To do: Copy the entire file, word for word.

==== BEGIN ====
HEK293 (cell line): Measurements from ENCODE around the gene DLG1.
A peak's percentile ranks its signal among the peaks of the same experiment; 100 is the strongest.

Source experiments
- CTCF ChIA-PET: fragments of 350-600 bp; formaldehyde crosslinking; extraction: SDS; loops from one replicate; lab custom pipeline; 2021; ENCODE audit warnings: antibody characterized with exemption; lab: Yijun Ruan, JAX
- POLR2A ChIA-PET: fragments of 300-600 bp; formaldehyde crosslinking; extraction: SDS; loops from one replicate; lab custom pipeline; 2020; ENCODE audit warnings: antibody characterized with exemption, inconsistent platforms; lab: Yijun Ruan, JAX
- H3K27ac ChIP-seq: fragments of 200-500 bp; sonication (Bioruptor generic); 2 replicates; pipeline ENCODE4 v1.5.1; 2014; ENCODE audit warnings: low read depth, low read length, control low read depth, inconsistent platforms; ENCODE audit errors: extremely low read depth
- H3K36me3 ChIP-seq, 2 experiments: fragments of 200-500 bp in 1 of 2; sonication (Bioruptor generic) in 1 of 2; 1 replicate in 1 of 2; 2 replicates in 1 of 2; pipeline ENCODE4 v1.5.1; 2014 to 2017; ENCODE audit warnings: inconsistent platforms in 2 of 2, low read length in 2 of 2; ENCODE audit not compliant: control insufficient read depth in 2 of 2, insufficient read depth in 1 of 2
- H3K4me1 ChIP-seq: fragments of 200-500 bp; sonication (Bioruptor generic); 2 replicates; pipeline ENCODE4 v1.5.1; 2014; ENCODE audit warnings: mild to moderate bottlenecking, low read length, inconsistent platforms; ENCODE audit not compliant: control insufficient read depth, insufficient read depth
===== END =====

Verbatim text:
HEK293 (cell line): Measurements from ENCODE around the gene DLG1.
A peak's percentile ranks its signal among the peaks of the same experiment; 100 is the strongest.

Source experiments
- CTCF ChIA-PET: fragments of 350-600 bp; formaldehyde crosslinking; extraction: SDS; loops from one replicate; lab custom pipeline; 2021; ENCODE audit warnings: antibody characterized with exemption; lab: Yijun Ruan, JAX
- POLR2A ChIA-PET: fragments of 300-600 bp; formaldehyde crosslinking; extraction: SDS; loops from one replicate; lab custom pipeline; 2020; ENCODE audit warnings: antibody characterized with exemption, inconsistent platforms; lab: Yijun Ruan, JAX
- H3K27ac ChIP-seq: fragments of 200-500 bp; sonication (Bioruptor generic); 2 replicates; pipeline ENCODE4 v1.5.1; 2014; ENCODE audit warnings: low read depth, low read length, control low read depth, inconsistent platforms; ENCODE audit errors: extremely low read depth
- H3K36me3 ChIP-seq, 2 experiments: fragments of 200-500 bp in 1 of 2; sonication (Bioruptor generic) in 1 of 2; 1 replicate in 1 of 2; 2 replicates in 1 of 2; pipeline ENCODE4 v1.5.1; 2014 to 2017; ENCODE audit warnings: inconsistent platforms in 2 of 2, low read length in 2 of 2; ENCODE audit not compliant: control insufficient read depth in 2 of 2, insufficient read depth in 1 of 2
- H3K4me1 ChIP-seq: fragments of 200-500 bp; sonication (Bioruptor generic); 2 replicates; pipeline ENCODE4 v1.5.1; 2014; ENCODE audit warnings: mild to moderate bottlenecking, low read length, inconsistent platforms; ENCODE audit not compliant: control insufficient read depth, insufficient read depth